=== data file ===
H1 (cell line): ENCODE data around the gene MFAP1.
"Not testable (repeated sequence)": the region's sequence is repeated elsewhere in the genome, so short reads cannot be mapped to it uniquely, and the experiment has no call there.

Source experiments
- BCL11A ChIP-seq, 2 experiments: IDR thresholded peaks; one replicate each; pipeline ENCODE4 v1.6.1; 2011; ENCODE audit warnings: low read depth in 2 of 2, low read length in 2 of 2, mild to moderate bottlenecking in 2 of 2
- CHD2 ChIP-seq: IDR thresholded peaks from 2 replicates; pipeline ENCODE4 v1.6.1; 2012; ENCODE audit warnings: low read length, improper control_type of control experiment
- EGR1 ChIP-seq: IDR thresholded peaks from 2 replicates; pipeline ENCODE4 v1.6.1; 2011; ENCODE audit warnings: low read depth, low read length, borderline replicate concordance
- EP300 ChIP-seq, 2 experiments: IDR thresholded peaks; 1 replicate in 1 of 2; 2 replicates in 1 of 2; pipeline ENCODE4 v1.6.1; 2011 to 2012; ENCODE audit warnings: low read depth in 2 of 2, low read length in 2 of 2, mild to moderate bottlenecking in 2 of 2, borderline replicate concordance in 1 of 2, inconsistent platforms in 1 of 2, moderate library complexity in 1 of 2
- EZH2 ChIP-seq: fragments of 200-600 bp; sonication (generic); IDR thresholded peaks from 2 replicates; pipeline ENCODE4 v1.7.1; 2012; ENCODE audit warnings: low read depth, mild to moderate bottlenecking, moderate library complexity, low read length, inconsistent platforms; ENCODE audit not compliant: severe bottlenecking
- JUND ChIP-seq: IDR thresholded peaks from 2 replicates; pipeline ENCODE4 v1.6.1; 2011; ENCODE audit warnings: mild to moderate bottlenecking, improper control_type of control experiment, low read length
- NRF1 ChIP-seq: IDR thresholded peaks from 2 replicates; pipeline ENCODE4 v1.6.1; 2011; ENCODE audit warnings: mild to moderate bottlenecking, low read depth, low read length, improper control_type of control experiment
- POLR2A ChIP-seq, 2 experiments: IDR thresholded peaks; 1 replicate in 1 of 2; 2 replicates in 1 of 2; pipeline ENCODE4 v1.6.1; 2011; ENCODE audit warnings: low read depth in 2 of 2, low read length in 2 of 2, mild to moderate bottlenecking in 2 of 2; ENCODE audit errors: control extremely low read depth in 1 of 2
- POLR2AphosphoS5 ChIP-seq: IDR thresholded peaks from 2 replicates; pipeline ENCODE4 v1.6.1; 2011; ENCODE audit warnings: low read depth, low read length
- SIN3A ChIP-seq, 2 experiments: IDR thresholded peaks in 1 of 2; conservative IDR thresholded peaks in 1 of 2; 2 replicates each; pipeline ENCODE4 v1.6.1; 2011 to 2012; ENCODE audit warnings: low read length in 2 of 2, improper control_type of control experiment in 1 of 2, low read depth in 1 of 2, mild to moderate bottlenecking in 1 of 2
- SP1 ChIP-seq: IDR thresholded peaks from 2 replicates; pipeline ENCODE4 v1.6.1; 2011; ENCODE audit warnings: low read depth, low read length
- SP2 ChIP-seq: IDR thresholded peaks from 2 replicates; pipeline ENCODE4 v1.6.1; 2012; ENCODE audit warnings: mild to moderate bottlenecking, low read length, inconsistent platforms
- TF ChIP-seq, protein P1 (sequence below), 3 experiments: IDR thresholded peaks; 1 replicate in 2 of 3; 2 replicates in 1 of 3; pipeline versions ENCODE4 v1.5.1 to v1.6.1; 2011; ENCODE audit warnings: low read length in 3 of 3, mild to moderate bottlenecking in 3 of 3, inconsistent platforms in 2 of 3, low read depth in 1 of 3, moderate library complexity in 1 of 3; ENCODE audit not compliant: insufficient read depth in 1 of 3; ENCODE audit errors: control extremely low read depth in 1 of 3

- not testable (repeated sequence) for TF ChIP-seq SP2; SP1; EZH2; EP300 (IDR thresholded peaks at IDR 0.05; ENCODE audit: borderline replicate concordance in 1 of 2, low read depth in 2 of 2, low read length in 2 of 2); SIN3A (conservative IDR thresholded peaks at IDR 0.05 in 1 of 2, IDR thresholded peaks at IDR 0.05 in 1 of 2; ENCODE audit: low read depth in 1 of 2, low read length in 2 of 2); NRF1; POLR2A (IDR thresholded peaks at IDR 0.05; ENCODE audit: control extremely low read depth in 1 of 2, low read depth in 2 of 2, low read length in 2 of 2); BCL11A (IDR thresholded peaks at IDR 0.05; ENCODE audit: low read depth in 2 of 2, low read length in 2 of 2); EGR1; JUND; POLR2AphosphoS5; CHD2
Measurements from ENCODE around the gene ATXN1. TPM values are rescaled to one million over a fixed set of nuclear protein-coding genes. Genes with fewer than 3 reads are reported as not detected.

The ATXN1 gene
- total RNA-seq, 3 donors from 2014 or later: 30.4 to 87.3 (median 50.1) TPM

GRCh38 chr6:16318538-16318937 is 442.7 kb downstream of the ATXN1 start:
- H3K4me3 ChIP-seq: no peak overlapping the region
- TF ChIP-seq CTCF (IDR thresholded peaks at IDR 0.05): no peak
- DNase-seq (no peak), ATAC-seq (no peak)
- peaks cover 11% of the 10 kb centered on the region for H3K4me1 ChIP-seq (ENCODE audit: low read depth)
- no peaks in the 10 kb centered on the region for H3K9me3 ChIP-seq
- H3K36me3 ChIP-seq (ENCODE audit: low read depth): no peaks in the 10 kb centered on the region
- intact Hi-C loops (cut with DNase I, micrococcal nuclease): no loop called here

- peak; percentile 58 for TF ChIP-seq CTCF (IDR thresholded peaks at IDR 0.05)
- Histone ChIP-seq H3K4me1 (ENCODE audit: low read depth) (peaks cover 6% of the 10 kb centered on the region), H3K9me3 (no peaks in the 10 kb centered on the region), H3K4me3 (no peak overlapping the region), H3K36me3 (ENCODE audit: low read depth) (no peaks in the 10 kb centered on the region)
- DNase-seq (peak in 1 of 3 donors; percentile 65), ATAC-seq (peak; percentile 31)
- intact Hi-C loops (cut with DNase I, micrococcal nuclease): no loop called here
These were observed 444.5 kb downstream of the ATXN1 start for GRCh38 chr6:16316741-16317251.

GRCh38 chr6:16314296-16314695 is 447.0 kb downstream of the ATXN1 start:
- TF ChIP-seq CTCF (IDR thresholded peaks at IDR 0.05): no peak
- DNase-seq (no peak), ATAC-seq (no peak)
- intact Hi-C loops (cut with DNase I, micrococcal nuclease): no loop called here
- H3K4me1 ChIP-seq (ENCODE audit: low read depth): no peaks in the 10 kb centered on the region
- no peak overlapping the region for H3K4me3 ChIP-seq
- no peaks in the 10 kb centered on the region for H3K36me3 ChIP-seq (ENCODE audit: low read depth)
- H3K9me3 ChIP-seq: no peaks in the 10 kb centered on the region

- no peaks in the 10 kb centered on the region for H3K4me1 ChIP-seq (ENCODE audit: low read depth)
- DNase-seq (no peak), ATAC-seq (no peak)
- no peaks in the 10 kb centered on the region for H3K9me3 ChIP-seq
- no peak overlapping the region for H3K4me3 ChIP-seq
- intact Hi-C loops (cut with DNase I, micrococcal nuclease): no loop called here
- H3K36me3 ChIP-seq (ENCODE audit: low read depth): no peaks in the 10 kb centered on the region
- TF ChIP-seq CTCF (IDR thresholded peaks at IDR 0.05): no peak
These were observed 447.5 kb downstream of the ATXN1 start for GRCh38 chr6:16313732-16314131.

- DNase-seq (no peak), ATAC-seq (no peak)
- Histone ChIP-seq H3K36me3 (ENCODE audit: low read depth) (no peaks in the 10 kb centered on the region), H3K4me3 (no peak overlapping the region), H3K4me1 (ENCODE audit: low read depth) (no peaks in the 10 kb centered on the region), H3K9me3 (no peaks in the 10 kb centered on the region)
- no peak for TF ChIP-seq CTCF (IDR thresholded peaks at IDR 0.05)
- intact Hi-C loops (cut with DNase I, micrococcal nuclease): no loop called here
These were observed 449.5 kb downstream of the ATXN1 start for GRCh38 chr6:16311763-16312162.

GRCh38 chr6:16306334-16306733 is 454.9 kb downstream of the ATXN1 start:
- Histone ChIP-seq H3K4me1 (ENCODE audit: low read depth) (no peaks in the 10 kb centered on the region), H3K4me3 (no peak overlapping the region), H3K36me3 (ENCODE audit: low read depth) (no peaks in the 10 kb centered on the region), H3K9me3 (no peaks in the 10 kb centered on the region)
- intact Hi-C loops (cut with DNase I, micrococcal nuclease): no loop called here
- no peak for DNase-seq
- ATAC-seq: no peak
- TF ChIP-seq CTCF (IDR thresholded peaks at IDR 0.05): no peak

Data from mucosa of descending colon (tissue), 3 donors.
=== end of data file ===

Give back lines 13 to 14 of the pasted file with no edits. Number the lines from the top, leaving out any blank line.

- SIN3A ChIP-seq, 2 experiments: IDR thresholded peaks in 1 of 2; conservative IDR thresholded peaks in 1 of 2; 2 replicates each; pipeline ENCODE4 v1.6.1; 2011 to 2012; ENCODE audit warnings: low read length in 2 of 2, improper control_type of control experiment in 1 of 2, low read depth in 1 of 2, mild to moderate bottlenecking in 1 of 2
- SP1 ChIP-seq: IDR thresholded peaks from 2 replicates; pipeline ENCODE4 v1.6.1; 2011; ENCODE audit warnings: low read depth, low read length